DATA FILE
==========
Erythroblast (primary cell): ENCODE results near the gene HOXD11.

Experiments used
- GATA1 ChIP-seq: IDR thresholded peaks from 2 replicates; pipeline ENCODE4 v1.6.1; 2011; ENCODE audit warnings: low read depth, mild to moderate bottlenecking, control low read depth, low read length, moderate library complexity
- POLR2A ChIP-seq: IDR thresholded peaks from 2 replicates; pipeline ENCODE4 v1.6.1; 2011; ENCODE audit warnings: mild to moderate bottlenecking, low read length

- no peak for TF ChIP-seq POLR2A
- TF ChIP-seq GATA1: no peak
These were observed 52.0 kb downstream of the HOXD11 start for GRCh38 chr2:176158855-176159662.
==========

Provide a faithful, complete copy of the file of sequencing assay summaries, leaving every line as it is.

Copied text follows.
Erythroblast (primary cell): ENCODE results near the gene HOXD11.

Experiments used
- GATA1 ChIP-seq: IDR thresholded peaks from 2 replicates; pipeline ENCODE4 v1.6.1; 2011; ENCODE audit warnings: low read depth, mild to moderate bottlenecking, control low read depth, low read length, moderate library complexity
- POLR2A ChIP-seq: IDR thresholded peaks from 2 replicates; pipeline ENCODE4 v1.6.1; 2011; ENCODE audit warnings: mild to moderate bottlenecking, low read length

- no peak for TF ChIP-seq POLR2A
- TF ChIP-seq GATA1: no peak
These were observed 52.0 kb downstream of the HOXD11 start for GRCh38 chr2:176158855-176159662.